I went to an amazing workshop/seminar over the weekend. Seriously, mind-blowing amazing. A speaker came to the seminar, and spoke about the healing that he's gotten through meditation. Really amazing story he's got, and part of it, something that he said really has me thinking.
One of the things he was talking about is the idea that happiness isn't an emotion, it's a place within ourselves. Ditto for sadness, regret, belief and just about any other emotion you can name. Feelings are fleeting, yet we can teach ourselves to live in the places we want to be.
The man speaking this weekend shared his story, part of which entailed being unable to walk (paralyzed from the waist down), yet told by a PT to get up off the ground where he was lying. He couldn't feel or operate his legs, the doctors told him he'd be wheelchair bound most likely permanently, and yet this one PT was yelling at him to get up off the ground. He said that the two most loving words he ever heard were "GET UP!"
As a healer, I spend a lot of time educating people about what health is and what healing is. Listening to this man's story, I started to understand something new - that one of things they are is a place - there is a place where health and healing occur. It's not a physical place - it's not your doctor's office, or your bed, or your church. It's more "woo" than that - more metaphysical.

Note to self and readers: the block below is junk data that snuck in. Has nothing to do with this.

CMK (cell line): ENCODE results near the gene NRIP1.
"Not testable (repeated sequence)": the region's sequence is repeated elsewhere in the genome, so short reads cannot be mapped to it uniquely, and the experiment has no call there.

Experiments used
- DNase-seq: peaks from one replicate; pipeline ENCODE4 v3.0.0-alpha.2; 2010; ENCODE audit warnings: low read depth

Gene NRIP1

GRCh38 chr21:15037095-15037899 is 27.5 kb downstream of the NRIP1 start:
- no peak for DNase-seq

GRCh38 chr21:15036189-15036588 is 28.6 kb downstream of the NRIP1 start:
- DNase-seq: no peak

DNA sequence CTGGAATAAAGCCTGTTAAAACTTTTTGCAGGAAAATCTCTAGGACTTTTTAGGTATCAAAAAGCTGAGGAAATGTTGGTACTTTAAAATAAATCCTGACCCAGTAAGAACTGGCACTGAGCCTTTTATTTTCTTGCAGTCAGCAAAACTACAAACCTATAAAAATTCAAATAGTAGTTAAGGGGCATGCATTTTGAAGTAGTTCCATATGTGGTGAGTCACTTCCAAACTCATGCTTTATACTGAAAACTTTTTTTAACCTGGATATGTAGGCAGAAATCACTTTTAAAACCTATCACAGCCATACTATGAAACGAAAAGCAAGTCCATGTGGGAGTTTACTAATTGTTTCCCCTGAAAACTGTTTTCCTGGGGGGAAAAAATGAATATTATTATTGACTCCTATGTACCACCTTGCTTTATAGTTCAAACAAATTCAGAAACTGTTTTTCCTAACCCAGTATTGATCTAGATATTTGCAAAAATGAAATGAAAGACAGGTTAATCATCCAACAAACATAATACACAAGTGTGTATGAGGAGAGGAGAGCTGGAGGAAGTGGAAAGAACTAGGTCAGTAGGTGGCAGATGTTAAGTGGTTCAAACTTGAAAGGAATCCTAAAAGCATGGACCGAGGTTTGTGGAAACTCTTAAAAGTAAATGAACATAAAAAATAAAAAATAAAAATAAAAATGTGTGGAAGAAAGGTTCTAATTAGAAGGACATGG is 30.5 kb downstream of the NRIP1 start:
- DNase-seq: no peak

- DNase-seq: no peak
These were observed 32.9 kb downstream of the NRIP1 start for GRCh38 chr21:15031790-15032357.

In our speaker's story, the PT was the only one that believed in the existence of this place. She was the only one who was able to not only believe in the possibility of him walking again, she held that place for him to believe it to. She held it so strongly and powerfully, that eventually he believed it as well. I had an image of someone standing in a forest clearing, holding out a hand of hope to someone lost in the forest, so blinded by the trees that the clearing was invisible to him.
The power of this idea, the combined hope and responsibility it offers is staggering to me as a healer. I love the hope, the idea that if I can believe it strongly and surely enough, I can hold that out to others. But oh, the responsibility - the weight of it is huge. If I don't hold that space strongly enough for someone, what isn't happening as a result. And how do I get to the point where I can, with deep conviction, believe something for someone else.